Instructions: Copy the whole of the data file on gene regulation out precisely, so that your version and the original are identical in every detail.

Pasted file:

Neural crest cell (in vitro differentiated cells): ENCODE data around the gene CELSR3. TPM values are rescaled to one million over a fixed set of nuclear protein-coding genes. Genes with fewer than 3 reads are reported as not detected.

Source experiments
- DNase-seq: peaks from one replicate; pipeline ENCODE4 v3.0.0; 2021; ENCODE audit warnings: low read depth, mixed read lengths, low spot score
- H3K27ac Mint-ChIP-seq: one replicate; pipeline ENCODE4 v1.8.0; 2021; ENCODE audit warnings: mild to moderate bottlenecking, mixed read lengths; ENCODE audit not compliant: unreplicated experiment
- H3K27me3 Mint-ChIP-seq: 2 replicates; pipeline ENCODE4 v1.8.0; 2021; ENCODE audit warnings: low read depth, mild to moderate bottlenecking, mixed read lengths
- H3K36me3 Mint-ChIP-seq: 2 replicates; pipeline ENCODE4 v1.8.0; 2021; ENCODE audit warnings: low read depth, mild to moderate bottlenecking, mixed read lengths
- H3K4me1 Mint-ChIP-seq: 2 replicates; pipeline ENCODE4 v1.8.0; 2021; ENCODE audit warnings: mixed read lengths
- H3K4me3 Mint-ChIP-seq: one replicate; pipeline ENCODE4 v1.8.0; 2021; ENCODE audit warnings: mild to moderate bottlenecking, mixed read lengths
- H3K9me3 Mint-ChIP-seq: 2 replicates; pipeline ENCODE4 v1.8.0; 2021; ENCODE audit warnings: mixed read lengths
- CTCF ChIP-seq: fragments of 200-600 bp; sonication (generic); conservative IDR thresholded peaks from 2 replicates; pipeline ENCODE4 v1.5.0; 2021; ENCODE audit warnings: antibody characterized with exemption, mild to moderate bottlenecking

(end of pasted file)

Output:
Neural crest cell (in vitro differentiated cells): ENCODE data around the gene CELSR3. TPM values are rescaled to one million over a fixed set of nuclear protein-coding genes. Genes with fewer than 3 reads are reported as not detected.

Source experiments
- DNase-seq: peaks from one replicate; pipeline ENCODE4 v3.0.0; 2021; ENCODE audit warnings: low read depth, mixed read lengths, low spot score
- H3K27ac Mint-ChIP-seq: one replicate; pipeline ENCODE4 v1.8.0; 2021; ENCODE audit warnings: mild to moderate bottlenecking, mixed read lengths; ENCODE audit not compliant: unreplicated experiment
- H3K27me3 Mint-ChIP-seq: 2 replicates; pipeline ENCODE4 v1.8.0; 2021; ENCODE audit warnings: low read depth, mild to moderate bottlenecking, mixed read lengths
- H3K36me3 Mint-ChIP-seq: 2 replicates; pipeline ENCODE4 v1.8.0; 2021; ENCODE audit warnings: low read depth, mild to moderate bottlenecking, mixed read lengths
- H3K4me1 Mint-ChIP-seq: 2 replicates; pipeline ENCODE4 v1.8.0; 2021; ENCODE audit warnings: mixed read lengths
- H3K4me3 Mint-ChIP-seq: one replicate; pipeline ENCODE4 v1.8.0; 2021; ENCODE audit warnings: mild to moderate bottlenecking, mixed read lengths
- H3K9me3 Mint-ChIP-seq: 2 replicates; pipeline ENCODE4 v1.8.0; 2021; ENCODE audit warnings: mixed read lengths
- CTCF ChIP-seq: fragments of 200-600 bp; sonication (generic); conservative IDR thresholded peaks from 2 replicates; pipeline ENCODE4 v1.5.0; 2021; ENCODE audit warnings: antibody characterized with exemption, mild to moderate bottlenecking